Del Maffeo expects his team to have the first prototypes ready at the end of this year and to introduce the finished product in the second half of 2022. One of the first markets Axelera has targeted is retail, where its AI chips can be used for automatic checkout systems. Automatic checkout is an innovative shopping experience championed in 2018 by the Amazon Go stores in the US, where smart cameras in the store register the items the customer picks up from the shelf. Through a link to his or her smartphone the items are automatically deducted from the customer’s bank account when he or she leaves the store. “You don’t have to stop at the cashier anymore”, says Del Maffeo. “We strongly believe that job has become obsolete.”
Del Maffeo feels that job replacement by AI is a foregone conclusion, but he sees this as something positive. “AI will only cut out those jobs with very little value, like the cashier. Human beings should not have to spend their time mindlessly scanning products all day. Instead, it’s an opportunity to do something else that brings more value, to elevate ourselves to the next level. AI will enable a completely new level of service that requires new expertise. The worker of the future will be a computer expert.”
Del Maffeo also sees Axelera’s chips being used in the medical, robotics and automotive markets, where they can reduce costs and make innovations more accessible to all players in the field. More controversial is the market of security and video surveillance in cities. Del Maffeo sees use cases for Axelera’s AI chips in smart cameras that can register available space in parking lots in real-time, for instance, and also give alerts when accidents or crimes happen.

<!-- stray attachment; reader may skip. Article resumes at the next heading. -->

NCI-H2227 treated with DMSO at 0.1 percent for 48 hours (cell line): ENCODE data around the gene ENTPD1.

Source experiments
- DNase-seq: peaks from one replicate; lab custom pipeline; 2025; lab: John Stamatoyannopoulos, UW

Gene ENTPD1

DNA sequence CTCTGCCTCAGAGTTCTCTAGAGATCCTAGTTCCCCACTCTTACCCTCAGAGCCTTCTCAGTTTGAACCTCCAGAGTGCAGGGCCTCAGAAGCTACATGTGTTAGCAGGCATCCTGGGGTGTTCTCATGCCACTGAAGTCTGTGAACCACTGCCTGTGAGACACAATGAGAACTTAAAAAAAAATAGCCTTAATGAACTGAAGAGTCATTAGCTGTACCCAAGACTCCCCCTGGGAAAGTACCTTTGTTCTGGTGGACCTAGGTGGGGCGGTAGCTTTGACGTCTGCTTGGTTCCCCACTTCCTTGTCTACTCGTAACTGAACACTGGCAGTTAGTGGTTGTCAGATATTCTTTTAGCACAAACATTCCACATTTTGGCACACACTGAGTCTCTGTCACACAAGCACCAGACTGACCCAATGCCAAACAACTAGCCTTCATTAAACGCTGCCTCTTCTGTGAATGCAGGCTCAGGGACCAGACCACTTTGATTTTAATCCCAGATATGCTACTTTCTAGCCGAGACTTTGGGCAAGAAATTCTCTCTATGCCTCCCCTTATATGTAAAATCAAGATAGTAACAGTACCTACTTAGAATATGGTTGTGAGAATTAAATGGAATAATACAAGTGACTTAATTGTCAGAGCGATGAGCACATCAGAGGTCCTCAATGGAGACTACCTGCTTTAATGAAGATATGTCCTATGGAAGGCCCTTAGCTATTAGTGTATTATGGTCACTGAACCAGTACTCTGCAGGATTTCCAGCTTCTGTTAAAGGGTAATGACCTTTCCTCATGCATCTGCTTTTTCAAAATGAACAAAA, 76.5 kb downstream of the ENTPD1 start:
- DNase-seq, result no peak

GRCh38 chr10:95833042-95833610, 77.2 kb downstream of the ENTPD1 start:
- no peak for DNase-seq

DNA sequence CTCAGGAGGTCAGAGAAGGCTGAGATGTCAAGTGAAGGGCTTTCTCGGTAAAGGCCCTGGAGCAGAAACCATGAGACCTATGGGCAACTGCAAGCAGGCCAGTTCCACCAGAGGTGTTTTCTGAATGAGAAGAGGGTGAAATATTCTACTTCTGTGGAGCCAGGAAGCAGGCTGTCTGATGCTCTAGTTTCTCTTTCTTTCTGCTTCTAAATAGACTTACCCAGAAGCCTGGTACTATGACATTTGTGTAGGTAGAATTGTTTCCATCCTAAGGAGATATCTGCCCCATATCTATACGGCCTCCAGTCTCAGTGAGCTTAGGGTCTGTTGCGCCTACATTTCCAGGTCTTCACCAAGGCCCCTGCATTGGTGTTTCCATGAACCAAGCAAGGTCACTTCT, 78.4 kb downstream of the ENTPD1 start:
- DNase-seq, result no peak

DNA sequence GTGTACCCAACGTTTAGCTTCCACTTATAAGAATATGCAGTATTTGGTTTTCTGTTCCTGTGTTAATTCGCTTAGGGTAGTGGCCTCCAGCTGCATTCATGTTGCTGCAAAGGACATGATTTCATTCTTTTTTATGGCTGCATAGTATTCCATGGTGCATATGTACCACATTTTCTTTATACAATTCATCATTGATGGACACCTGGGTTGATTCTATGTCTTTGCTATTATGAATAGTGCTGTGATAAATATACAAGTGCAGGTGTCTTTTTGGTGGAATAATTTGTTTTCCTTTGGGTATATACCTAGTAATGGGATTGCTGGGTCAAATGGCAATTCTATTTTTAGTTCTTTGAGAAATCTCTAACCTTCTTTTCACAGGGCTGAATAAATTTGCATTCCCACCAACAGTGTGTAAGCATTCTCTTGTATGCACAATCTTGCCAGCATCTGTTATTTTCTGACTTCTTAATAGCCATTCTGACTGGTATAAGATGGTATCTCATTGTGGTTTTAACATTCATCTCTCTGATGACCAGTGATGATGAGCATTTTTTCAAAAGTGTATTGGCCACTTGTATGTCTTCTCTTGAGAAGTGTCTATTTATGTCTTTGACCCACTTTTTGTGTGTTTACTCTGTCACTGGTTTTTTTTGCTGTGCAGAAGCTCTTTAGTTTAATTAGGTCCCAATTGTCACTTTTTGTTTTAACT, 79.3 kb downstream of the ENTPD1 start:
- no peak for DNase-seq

This inevitably raises the question of privacy. How much do we allow the AI to know about us, who owns the behavioural data that the AI generates and what happens with it? To Del Maffeo these are extremely important questions, to which he holds an equally strong position. “We should be the owners of our own data”, he says empathically. “Technology like blockchain can facilitate this and give us the choice to sell our data for money, if we wanted to, or to just stay anonymous. I don’t see much progress there and that makes me sad. I would expect the European Union to impose regulations that protect our privacy and allow us access to more diverse information. Now we are stuck in our filter bubbles, seeing only what we want to see. It creates a lot of polarisation in opinions and behaviour.”